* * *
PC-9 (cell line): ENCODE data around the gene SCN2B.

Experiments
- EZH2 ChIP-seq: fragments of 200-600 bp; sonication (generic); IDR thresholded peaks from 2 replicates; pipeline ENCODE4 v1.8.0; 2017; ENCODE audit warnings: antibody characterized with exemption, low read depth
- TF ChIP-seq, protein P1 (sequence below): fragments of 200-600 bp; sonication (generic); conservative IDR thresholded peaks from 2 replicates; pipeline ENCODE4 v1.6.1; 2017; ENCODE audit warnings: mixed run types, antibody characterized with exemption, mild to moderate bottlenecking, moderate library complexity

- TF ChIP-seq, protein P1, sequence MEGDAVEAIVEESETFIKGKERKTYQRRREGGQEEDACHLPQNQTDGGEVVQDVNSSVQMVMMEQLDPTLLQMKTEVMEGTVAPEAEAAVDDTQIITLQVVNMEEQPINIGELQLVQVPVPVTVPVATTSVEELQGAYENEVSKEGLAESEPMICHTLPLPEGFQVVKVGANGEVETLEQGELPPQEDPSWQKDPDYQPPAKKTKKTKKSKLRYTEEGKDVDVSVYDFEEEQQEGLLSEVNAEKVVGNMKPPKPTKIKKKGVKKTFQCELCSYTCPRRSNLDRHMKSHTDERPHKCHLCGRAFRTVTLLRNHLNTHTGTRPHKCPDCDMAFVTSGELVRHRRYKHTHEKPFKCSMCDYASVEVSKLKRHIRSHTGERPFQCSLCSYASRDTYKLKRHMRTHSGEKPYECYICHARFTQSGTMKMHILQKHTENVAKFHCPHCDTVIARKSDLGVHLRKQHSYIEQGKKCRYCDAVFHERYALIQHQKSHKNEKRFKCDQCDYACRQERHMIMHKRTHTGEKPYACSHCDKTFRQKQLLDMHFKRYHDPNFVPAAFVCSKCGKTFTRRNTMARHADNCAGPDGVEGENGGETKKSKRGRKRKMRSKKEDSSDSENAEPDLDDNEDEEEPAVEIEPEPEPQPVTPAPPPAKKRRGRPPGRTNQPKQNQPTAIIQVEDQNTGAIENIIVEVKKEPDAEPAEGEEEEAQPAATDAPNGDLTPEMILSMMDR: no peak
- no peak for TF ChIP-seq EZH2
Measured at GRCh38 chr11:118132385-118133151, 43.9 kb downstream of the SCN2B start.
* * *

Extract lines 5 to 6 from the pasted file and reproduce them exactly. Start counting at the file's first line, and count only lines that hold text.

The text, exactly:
- TF ChIP-seq, protein P1, sequence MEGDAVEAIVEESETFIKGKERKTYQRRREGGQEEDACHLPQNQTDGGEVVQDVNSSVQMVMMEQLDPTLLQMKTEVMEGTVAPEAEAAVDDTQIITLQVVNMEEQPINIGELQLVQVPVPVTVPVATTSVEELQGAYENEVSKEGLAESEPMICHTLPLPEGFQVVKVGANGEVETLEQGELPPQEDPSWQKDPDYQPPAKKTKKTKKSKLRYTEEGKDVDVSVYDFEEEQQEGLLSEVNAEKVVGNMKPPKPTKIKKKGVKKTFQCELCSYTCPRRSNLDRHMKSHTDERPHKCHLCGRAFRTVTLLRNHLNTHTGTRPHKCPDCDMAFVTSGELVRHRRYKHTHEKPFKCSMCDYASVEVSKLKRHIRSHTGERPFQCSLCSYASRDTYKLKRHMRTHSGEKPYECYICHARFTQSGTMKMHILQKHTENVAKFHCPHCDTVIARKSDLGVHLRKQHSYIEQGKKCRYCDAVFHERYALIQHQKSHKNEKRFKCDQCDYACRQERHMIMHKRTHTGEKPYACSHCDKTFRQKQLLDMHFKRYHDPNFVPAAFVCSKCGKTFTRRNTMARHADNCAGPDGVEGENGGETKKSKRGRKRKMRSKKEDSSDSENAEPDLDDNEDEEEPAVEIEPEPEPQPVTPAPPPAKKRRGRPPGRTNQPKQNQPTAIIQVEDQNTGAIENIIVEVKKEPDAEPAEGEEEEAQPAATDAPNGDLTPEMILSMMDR: no peak
- no peak for TF ChIP-seq EZH2